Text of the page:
‘Extraordinarily concerning’: High Court determines whether relationship between barrister and trial judge deserves appeal hearing

‘Extraordinarily concerning’: High Court determines whether relationship between barrister and trial judge deserves appeal hearing

08 September 2021 By Naomi Neilson
High Court

The controversial relationship between a barrister and a trial judge – which is now the subject of an Australian Law Reform Commission inquiry – has returned to the High Court to determine whether the “numerous” text messages, phone calls, and in-person meetings during key periods of the case warranted an appeal. 

Earlier this year, a Perth real estate agent embroiled in a 15-year family law battle brought an appeal to the High Court after “gossip” in the Western Australian legal profession revealed a “personal relationship” between the trial judge and the opposing side’s barrister, Gillian Anderson, had been playing out in the background

When asked to respond to the gossip, Ms Anderson revealed she had met with the now-retired Justice John Walters QC for drinks or coffee about four times, had talked to him on the phone on five occasions and had exchanged “numerous” text messages after oral submissions and up to when the judgement was reserved. From then, “occasional” messages were exchanged until judgement was delivered. 

Mid-last year, Justices Steven Strickland and Judy Ryan, who held the majority, dismissed the requests for a retrial. In judgement, they found that it would be unlikely for a reasonable person to fear that the relationship and the contact between Ms Anderson and Justice Walters would cause them to think he had been biased. 

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Returning to the High Court this week, counsel for the husband, Steven Penglis SC, submitted that there was an “extraordinarily concerning amount of contact” between Justice Walters and Ms Anderson that required disclosure. Failing their honesty, Mr Penglis submitted that the communication warranted an appeal.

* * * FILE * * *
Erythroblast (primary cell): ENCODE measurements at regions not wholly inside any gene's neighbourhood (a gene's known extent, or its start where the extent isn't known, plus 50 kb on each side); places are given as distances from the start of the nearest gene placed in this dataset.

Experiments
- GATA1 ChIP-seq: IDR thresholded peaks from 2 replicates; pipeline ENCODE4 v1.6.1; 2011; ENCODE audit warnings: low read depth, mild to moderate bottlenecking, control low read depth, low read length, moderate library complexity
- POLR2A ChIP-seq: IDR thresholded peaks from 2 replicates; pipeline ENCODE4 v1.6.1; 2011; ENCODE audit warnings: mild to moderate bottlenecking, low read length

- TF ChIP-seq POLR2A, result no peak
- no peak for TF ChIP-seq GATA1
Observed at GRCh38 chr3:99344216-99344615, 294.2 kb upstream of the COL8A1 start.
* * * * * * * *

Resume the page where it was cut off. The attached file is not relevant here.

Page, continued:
Mr Penglis added that it was “bad enough” for the relationship not to be disclosed, but Justice Walters and Ms Anderson had a number of opportunities to do so during the matter. This was particularly evident during a recusal hearing, he said, in which both the trial judge and the barrister kept quiet about information that could assist. 

“The conduct here is the communication. That should not have happened. It is made more egregious by the fact that, having happened, there was no disclosure of it. That was made even more egregious by the fact that we had an application to disqualify this judge for ostensible bias and, again, the judge sat there, counsel for the wife sat there, knowing relevant information, but kept quiet,” Mr Penglis told the court. 

Mr Penglis took issue with most of the majority’s rulings against the retrial, including their finding that a reasonable person outside of the proceedings would not consider that Justice Walters and Ms Andersons’ lack of disclosure was “sinister”.

“Forget the word ‘sinister’. That is a red herring. It does not have to be sinister, but the notion that a hypothetical lay observer would simply say, ‘he will make mistakes, I am not going to be touched by it’, is of great concern and, we submit, wrong.” 

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He also took issue with the majority’s finding that while “at first blush”, a hypothetical lay observer would be concerned about the private communications, “the totality of the circumstances would be sufficient to dispel concerns”. Mr Penglis said this finding was “plain wrong” and the fair-minded observer would be “horrified”.

He added it was also wrong for the majority to rule that Justice Walters did not disclose his communication with Ms Anderson because there were no inquiries. 

“That is an interesting proposition. It is somehow putting the onus on someone who does not know of the relationship and a duty to make an inquiry of something they do not know. Of course, the obligation is on the part of the judge to make the disclosure without an inquiry being made,” Mr Penglis submitted to the court. 

Counsel for the other side submitted that while he personally did not wish to be seen as condoning the behaviour between Justice Walters and Ms Anderson, there was no likelihood of an observer of the proceedings to be concerned about bias. 

“I do say that a fair-minded observer would take it into account as being anything more than just [that] it is a factor which explains why there are likely to be friendships and relationships as between bar and bench. It is such a small pool of people that it is inevitable that there will be those sorts of friendships,” he said. 

The relationship between Justice Walters and Ms Anderson has inspired an inquiry by the Australian Law Reform Commission into judicial impartiality. The commission has slowly been releasing submissions that detail methods the major courts could apply to ensure that judicial bias does not impact any future hearings. 

This story is continuing – more to come. 

‘Extraordinarily concerning’: High Court determines whether relationship between barrister and trial judge deserves appeal hearing
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